John Sadler, new president of the California Thoroughbred Trainers, recently told the CHRB that 70% of his organization favors the removal of the Pro-Ride surface there and replacing it with a natural dirt surface. Arthur, though, said he had seen a group of trainers passing around a petition urging track administration to keep the synthetic surface.

Arthur said Santa Anita had its third synthetic track fatality in the nine-week-old meet during training hours Feb. 25, which he said was "remarkable" when one considers that there have been 8,000 to 10,000 workouts during the meet. (It was initially reported that the workout fatality on Feb. 25 was the first of the meet on the main track, which Arthur said was incorrect. There have been no fatalities on the main track during racing at Santa Anita so far this season.)

"When synthetic tracks are in good condition and the materials are right, they are very, very good," Arthur said. "The problem is keeping them right. Santa Anita has taken the position that the track's superintendent, Richard Tedesco, should be in charge of the track's maintenance, and he has done a very good job."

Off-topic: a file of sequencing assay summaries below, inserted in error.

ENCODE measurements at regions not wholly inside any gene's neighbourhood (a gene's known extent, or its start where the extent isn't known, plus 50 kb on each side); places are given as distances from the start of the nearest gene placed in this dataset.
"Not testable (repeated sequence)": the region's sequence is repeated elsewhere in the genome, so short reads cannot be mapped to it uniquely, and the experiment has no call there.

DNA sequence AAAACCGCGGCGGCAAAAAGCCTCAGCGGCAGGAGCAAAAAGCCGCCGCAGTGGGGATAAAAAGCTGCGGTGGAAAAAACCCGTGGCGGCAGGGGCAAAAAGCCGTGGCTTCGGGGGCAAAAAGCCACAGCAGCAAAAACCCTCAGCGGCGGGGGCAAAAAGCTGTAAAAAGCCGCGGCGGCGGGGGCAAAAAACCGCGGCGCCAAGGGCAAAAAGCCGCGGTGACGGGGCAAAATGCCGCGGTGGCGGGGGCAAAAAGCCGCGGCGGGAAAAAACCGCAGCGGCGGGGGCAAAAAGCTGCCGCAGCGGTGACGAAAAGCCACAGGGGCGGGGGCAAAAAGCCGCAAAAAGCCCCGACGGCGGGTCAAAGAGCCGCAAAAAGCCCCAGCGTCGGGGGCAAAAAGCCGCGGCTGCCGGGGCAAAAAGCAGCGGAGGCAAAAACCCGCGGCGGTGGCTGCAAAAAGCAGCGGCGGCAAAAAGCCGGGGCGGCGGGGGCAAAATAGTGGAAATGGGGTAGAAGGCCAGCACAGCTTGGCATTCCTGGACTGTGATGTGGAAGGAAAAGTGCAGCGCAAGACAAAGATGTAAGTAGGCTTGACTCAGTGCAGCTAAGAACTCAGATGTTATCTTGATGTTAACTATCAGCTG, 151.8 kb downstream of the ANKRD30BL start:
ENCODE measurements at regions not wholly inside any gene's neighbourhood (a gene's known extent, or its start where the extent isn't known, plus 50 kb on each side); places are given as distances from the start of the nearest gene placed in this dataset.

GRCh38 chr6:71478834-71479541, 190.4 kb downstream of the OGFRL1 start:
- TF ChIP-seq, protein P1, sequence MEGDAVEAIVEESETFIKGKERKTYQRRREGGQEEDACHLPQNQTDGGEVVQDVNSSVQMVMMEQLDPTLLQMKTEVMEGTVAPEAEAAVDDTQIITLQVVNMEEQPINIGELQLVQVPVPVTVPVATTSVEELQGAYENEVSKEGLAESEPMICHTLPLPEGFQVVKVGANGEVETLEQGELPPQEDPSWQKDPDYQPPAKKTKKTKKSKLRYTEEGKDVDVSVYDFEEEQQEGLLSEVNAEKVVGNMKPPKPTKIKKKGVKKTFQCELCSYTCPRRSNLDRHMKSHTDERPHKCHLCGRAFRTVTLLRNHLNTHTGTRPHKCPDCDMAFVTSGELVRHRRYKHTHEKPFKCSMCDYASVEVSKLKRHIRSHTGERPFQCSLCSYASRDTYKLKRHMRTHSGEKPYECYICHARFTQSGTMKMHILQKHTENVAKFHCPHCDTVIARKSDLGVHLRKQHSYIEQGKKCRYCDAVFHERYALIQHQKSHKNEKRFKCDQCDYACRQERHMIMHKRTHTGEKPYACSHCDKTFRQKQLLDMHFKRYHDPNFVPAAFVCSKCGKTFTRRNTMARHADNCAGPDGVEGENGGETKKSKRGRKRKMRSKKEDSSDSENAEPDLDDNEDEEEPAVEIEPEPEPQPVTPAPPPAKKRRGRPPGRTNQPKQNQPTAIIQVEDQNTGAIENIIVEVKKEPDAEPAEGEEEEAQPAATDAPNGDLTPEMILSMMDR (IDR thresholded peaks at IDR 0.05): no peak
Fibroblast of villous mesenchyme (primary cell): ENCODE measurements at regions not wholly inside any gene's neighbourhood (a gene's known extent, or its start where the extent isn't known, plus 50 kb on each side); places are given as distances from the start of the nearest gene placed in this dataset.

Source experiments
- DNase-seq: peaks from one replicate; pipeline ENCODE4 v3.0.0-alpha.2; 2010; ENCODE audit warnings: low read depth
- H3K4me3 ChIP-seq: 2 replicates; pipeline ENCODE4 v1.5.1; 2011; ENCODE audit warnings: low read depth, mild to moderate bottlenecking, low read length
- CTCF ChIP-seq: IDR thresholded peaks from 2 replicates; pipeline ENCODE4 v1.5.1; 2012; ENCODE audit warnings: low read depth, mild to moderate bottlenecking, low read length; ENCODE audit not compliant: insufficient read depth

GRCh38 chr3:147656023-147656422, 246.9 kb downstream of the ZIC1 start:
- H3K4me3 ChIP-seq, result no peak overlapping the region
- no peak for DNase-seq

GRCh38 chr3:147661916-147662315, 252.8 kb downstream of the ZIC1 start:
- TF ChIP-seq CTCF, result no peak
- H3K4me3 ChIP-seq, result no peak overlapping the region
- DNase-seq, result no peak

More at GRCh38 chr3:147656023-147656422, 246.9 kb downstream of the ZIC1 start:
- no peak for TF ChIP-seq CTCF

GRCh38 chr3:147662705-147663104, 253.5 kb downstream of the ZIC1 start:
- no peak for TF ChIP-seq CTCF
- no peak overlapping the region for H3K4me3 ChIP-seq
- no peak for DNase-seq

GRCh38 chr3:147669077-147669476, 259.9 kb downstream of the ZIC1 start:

At the four major tracks, fatalities on synthetic tracks for both racing and training increased from 107 to 117 over the past two fiscal years, according to the CHRB annual report. Arthur said the increase can be attributed to Golden Gate Fields, which is racing far more dates since the demolition of Bay Meadows and had problems with its Tapeta main track composition during the fall of 2008. Golden Gate recorded 28 synthetic track deaths in 2007-08 and 44 in 2008-09.

Of the overall total of 320 in 2008-09, 91 deaths were attributable to non-racing or training causes, such as gastro-intestinal diseases (colic, colitis and enteritis), respiratory (primarily pneumonia and related illness), neurological disease (such as West Nile Virus) and EPM (equine protozoal myeloencephalitis).

There were 105 deaths resulting from injuries on dirt tracks (78 racing, 27 training) in 2008-09, and seven on turf (all in races).

Excluding non-exercise causes of fatalities for the year, Los Alamitos, which races both Quarter Horses and Thoroughbreds, had 73 fatalities on its dirt track, with 67 of them resulting from injuries sustained during racing. Golden Gate totaled 45 (44 synthetic, one turf), Hollywood Park 38 (35 synthetic, two turf, one training track dirt), Santa Anita 33 (27 synthetic, two turf, four training track dirt) and Del Mar 11 (all synthetic), according to the CHRB annual report.

Thoroughbred deaths in 2008-09 accounted for 71.9% of the total, according to the postmortem report, with Quarter Horses at 24.4%, which was a 34.5% percent jump over the previous year. There were five Standardbred fatalities and  seven from other breeds, which race mostly during the Northern California fair season.

The postmortem report found that 74.4% of the racing or training deaths were primarily caused by musculoskeletal problems, with 91.9% of those affecting front or rear legs.